Outside the Pampamgan myth, the first owner of the San Gregorio de Mayarí Abajo ranch was named Bartolomé Sánchez Bahamontes, probably from Venezuela, great-grandfather of General Arcadio Leyte Vidal Delgado, the marble man planted in the park of our town, who began to exploit these lands around 1750 approximately. Bartolomé settled in the area of La Pedrona, there he built a Trapiche but the houses of the first settlements were scattered. Bartolomé married María de los Ángeles Díaz and with her he had a daughter, Gertrudis, who received this great inheritance and married the Santiago doctor Francisco Soria y Quiñones. Doña Gertrudis Sánchez Díaz conceived 4 children, (Rafael, Juan Neponusemo, María de los Ángeles and María Asención) This last one, María Asención Soria, married the First Adjutant of the Plaza de Santiago with functions of Sergeant Major Don José Leyte Vidal Toledo, Arcadio's grandfather. When Don José became a widower, between him and Rafael, older brother of the deceased, they bought the rights to the other two co-heirs, so Mayarí was divided between Rafael Soria (from the Guayabo stream to the South and from the Mayarí River to the East, that is, Seboruco and Chavaleta) and Don José Leyte Vidal, obtained North and West (San Gregorio).

 The town arises

Camino real de Mayarí

The town of Mayarí was planned by Don José to be built in Juan Vicente, but time and the death of this great enterprising man, which occurred in 1849, erased from the minds of the Mayariceros the devastating floods, so that since the distant 1850 a long and winding hamlet was growing, with only one street or Royal Road bordering the ravine of the main river. By 1858 it was already a more or less concentrated hamlet, that is why the church was moved from the Cocal to the place it occupies today, a priest's house, jail, a cemetery and an infantry barracks were built. Mayarí was born as a town.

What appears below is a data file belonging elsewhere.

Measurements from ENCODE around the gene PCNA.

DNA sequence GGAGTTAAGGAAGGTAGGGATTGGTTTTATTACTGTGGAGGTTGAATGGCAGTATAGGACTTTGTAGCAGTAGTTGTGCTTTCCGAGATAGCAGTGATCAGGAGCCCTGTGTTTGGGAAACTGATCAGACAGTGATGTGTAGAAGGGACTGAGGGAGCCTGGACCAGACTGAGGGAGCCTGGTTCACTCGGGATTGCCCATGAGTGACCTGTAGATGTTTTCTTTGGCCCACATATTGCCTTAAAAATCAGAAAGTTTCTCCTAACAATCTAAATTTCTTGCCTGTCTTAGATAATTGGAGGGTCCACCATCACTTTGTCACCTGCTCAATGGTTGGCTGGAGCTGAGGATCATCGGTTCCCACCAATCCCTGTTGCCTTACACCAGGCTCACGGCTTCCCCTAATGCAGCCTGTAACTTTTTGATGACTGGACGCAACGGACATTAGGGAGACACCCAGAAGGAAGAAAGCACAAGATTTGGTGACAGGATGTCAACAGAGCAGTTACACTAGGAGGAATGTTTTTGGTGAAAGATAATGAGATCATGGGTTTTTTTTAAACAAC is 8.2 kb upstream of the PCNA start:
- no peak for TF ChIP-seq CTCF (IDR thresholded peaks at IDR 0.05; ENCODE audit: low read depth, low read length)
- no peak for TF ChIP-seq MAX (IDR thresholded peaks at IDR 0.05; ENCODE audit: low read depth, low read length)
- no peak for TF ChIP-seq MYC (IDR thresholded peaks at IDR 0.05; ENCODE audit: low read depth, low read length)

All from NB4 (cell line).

In colonial times Mayarí had two stages of economic boom due to the warlike confrontations between Creoles and Spaniards. In the first stage, during the war of 1868, Mayarí gained something in its rustic and urban wealth due to the effect of the concentration of forces in that point, which became a Brigade of the Army of operations. In 1878, at the end of the Ten Years' War, Mayarí was constituted as a Municipality (1879) with its first Mayor, Don Juan Grau, who was in charge, among other things, of building a dock in the Pontezuelo for the fluvial navigation where all the mercantile operations were carried out, the only way of entrance and exit with greater security. The first Mayor, as it was said, was Don Juan Grau y Pratt, followed by Don Faustino Braña - of whom a somewhat fantastic treasure story is told - Don Juan Vinardell and Don Rosendo Torrens.